Causality Reading Group

Syracuse

"I would rather discover one true cause than gain the kingdom of Persia. "

Democritus

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Weekly meeting schedule

Week 9

Time: 1 PM, Tuesday 21st of August

Location: 4-206A (LSC, Computer Science Department, glass room out of elevator on the left)

In our ninth meeting we will discuss independence tests and attempt our own solution for the Old Faithful example as mentioned in "Nonlinear causal discovery with additive noise models" by Hoyer et al. (link: https://papers.nips.cc/paper/3548-nonlinear-causal-discovery-with-additive-noise-models)

Week 8

Time: 1 PM, Tuesday 7th of August

Location: 4-206A (LSC, Computer Science Department, glass room out of elevator on the left)

In our eighth meeting we will discuss HSICs and walk through the code for the Old Faithful example as mentioned in "Nonlinear causal discovery with additive noise models" by Hoyer et al. (link: https://papers.nips.cc/paper/3548-nonlinear-causal-discovery-with-additive-noise-models)

Week 7

Time: 1 PM, Tuesday 31st of July

Location: 4-206A (LSC, Computer Science Department, glass room out of elevator on the left)

In our seventh meeting we will discuss "Nonlinear causal discovery with additive noise models" by Hoyer et al. (link: https://papers.nips.cc/paper/3548-nonlinear-causal-discovery-with-additive-noise-models)

Week 6

Time: 1 PM, Tuesday 24th of July

Location: 4-206A (LSC, Computer Science Department, glass room out of elevator on the left)

In our sixth meeting we will discuss the assumptions for Structural Identifiability in Section 4.1.1 to 4.1.4 (page 43-52) of “Elements of Causal Inference” (link: https://www.dropbox.com/s/o4345krw428kyld/11283.pdf?dl=0) by Bernhard Schölkopf, Jonas Peters and Dominik Janzing.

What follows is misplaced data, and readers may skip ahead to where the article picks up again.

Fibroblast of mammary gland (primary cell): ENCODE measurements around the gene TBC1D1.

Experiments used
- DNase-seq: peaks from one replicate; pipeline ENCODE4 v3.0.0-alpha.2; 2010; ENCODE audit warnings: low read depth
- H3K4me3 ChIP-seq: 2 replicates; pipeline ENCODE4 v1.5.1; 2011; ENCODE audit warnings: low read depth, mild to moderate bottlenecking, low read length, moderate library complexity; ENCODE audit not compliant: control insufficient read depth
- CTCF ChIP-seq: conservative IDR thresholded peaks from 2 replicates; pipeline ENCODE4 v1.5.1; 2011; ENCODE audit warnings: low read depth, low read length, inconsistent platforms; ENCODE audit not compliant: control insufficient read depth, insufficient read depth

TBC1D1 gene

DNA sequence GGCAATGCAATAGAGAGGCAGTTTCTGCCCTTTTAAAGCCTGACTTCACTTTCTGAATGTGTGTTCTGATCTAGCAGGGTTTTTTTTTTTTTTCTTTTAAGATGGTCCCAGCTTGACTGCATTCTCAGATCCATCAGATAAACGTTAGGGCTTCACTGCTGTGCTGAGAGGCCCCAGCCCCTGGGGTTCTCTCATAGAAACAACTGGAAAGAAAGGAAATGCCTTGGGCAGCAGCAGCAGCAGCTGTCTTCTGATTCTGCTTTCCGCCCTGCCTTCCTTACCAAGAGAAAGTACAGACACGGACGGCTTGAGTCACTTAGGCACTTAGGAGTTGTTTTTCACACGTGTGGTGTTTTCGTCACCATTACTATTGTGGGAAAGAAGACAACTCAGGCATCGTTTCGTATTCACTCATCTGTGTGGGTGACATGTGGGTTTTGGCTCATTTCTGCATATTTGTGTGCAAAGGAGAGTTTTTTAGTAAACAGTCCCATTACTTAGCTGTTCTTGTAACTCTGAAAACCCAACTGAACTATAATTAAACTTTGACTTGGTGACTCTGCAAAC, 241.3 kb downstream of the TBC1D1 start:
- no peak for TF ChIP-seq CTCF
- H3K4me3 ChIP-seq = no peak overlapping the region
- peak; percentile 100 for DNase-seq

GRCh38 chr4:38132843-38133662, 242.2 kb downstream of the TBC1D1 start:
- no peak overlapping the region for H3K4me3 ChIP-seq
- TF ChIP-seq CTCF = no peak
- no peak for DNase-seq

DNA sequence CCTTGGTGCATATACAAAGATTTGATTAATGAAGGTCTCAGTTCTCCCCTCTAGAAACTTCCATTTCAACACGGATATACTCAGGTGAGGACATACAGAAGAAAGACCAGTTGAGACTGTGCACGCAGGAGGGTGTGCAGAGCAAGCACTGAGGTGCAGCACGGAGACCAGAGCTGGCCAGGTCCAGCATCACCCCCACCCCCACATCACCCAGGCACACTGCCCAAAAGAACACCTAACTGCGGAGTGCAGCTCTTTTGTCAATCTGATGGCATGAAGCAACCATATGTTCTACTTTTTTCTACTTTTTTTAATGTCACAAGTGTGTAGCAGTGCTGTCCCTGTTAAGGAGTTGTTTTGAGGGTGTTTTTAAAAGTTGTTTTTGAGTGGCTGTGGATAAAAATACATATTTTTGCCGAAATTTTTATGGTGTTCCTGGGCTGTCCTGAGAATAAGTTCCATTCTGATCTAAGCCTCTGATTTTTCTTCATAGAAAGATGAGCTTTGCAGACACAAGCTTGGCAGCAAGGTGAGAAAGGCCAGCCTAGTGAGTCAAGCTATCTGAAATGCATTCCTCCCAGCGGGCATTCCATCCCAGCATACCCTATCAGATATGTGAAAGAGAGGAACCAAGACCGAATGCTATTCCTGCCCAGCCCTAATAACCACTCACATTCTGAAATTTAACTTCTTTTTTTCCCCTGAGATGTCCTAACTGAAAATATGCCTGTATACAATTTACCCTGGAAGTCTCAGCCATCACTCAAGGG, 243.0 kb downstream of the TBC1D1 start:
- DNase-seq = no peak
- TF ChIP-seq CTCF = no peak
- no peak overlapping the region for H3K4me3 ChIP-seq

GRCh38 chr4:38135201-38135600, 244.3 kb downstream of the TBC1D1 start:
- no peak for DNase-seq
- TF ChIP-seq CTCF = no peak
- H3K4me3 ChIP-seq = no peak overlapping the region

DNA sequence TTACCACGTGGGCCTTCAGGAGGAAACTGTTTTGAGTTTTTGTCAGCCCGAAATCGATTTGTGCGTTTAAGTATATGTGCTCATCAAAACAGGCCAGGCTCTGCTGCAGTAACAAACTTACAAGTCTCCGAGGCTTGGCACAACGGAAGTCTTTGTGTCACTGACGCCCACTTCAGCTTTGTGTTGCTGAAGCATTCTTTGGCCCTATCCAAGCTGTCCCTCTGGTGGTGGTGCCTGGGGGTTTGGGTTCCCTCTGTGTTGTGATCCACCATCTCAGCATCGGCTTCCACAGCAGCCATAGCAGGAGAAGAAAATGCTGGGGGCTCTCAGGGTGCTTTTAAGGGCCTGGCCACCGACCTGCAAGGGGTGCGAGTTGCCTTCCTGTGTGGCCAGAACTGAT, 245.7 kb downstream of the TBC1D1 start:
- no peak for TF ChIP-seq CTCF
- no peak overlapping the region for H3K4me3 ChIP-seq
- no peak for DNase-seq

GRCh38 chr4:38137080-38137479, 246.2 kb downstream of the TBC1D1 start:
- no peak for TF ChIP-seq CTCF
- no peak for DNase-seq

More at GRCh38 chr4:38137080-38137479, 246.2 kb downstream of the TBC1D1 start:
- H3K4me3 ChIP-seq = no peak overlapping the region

Week 5

Time: 1 PM, Tuesday 17th of July

Location: 4-206A (LSC, Computer Science Department, glass room out of elevator on the left)

In our fifth meeting we will have an in-depth discussion of Problem 3.7 of “Elements of Causal Inference” (link: https://www.dropbox.com/s/o4345krw428kyld/11283.pdf?dl=0) by Bernhard Schölkopf, Jonas Peters and Dominik Janzing.

Week 4

Time: 10AM, Tuesday 10th of July

Location: 4-206A (LSC, Computer Science Department, glass room out of elevator on the left)

In our fourth meeting we will play with some hands on problems at the end of chapter 3 and briefly discuss the assumptions for causal inference in Chapter 2 of “Elements of Causal Inference” (link: https://www.dropbox.com/s/o4345krw428kyld/11283.pdf?dl=0) by Bernhard Schölkopf, Jonas Peters and Dominik Janzing.

Week 3

Time: 11AM, MONDAY 2nd of July Location: 4-206A (LSC, Computer Science Department, glass room out of elevator on the left)

In our third meeting we will the assumption for causal inference in Chapter 2 of “Elements of Causal Inference” (link: https://www.dropbox.com/s/o4345krw428kyld/11283.pdf?dl=0) by Bernhard Schölkopf, Jonas Peters and Dominik Janzing. The book is a machine learning approach to causal inference.

UPDATE: What we ended up doing: Discuss the Eye desease example from chapter 3

Week 2

Time: 10am, Tuesday 26th of June Location: 4-206A (LSC, Computer Science Department, glass room out of elevator on the left)

In our second meeting we will discuss the causality principles and its two examples (Section 1.3 and 1.4) in the introduction of “Elements of Causal Inference” (link: https://www.dropbox.com/s/o4345krw428kyld/11283.pdf?dl=0) by Bernhard Schölkopf, Jonas Peters and Dominik Janzing. The book is a machine learning approach to causal inference.

Week 1

Time: 10am, Tuesday 19th of June Location: 4-206A (LSC, Computer Science Department, glass room out of elevator on the left)

The Causality Reading Group will meet for its first meeting this summer. We will discuss the last page of the short 4-page paper on “Statistics for big data: A perspective” by Peter Bühlmannand and Sara van de Geer, ETH Zürich. (attached, link: https://www.sciencedirect.com/science/article/pii/S0167715218300610) Over the course of the summer, we will discuss questions such as: What is causality? How can we identify causality? Can we justify causal statements? Papers, opinions and speakers will come from Philosophy, Computer Science and Mathematics.